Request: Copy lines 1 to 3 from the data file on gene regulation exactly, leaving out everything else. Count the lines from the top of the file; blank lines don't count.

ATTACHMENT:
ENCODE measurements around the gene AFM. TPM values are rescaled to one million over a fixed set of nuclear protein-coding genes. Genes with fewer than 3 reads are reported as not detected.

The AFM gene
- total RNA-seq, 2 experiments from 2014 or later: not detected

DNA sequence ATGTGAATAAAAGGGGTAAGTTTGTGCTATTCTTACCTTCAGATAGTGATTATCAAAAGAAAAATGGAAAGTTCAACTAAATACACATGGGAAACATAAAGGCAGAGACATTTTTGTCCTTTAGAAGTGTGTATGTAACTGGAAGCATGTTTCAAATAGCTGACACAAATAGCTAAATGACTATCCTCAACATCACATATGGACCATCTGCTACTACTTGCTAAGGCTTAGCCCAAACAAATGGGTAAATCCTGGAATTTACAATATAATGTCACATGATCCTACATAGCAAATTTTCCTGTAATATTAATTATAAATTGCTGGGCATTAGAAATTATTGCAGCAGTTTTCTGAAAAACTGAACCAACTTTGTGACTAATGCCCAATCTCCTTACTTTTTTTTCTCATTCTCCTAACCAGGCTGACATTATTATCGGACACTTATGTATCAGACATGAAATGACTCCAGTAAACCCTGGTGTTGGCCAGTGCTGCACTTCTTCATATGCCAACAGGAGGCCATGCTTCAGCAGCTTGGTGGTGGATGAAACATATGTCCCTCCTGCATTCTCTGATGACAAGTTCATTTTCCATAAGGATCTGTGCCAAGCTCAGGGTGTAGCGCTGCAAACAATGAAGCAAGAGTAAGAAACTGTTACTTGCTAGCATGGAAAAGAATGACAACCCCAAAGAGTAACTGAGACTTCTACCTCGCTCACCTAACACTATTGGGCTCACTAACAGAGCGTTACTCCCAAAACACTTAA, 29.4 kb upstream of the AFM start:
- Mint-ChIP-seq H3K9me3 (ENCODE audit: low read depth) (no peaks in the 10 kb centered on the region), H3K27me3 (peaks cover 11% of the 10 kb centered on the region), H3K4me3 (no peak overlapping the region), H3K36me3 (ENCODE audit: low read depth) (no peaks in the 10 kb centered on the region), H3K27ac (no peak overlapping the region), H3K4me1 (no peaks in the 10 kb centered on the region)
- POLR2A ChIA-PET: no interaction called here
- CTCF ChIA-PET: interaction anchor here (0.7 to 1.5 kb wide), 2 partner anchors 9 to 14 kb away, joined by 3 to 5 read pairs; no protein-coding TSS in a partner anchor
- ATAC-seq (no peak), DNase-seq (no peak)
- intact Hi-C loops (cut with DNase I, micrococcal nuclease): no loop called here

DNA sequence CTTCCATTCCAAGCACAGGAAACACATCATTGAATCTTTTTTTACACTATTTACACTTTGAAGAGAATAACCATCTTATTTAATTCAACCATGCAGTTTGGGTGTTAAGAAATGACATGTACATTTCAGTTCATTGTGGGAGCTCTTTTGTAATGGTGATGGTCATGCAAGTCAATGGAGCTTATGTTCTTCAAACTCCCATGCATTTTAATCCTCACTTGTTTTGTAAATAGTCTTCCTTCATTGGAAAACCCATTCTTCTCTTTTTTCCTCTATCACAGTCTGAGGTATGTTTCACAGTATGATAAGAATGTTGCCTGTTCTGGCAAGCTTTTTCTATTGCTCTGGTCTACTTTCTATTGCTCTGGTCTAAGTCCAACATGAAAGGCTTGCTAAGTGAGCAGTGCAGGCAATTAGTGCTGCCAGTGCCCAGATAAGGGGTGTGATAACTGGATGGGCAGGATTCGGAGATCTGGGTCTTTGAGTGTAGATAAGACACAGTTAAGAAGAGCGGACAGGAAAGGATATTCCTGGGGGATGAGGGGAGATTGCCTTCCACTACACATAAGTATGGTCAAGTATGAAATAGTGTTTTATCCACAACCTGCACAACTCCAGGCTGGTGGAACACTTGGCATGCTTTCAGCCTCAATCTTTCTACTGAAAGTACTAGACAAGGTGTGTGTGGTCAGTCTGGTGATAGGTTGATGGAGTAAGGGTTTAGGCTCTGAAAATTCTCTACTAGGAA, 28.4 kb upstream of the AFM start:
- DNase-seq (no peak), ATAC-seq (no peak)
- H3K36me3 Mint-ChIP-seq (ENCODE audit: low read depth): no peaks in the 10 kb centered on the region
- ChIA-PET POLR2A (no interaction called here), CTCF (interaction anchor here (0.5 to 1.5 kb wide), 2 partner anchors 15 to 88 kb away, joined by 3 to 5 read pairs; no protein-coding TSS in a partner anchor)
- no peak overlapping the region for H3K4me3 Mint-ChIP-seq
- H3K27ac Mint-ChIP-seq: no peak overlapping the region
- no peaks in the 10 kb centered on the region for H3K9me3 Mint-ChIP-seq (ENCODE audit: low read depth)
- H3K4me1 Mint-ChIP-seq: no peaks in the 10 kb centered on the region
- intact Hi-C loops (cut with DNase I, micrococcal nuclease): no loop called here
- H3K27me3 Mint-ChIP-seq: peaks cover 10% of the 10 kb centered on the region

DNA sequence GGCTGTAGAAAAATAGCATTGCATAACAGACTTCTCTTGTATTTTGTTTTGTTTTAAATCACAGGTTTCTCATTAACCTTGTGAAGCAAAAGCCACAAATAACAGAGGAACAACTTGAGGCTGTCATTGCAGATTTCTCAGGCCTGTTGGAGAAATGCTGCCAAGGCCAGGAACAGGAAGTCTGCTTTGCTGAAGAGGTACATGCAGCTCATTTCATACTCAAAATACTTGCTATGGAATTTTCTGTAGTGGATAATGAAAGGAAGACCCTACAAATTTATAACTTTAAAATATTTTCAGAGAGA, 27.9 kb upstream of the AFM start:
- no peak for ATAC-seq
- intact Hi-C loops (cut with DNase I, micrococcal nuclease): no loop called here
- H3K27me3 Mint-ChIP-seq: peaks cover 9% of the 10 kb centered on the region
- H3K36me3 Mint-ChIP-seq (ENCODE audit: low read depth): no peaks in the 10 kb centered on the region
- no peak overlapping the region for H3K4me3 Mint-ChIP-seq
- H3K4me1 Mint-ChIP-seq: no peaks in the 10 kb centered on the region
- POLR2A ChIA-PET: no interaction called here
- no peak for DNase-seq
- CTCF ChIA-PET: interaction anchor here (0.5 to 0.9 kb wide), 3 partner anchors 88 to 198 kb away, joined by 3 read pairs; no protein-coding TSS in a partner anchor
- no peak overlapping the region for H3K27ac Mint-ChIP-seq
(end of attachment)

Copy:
ENCODE measurements around the gene AFM. TPM values are rescaled to one million over a fixed set of nuclear protein-coding genes. Genes with fewer than 3 reads are reported as not detected.

The AFM gene
- total RNA-seq, 2 experiments from 2014 or later: not detected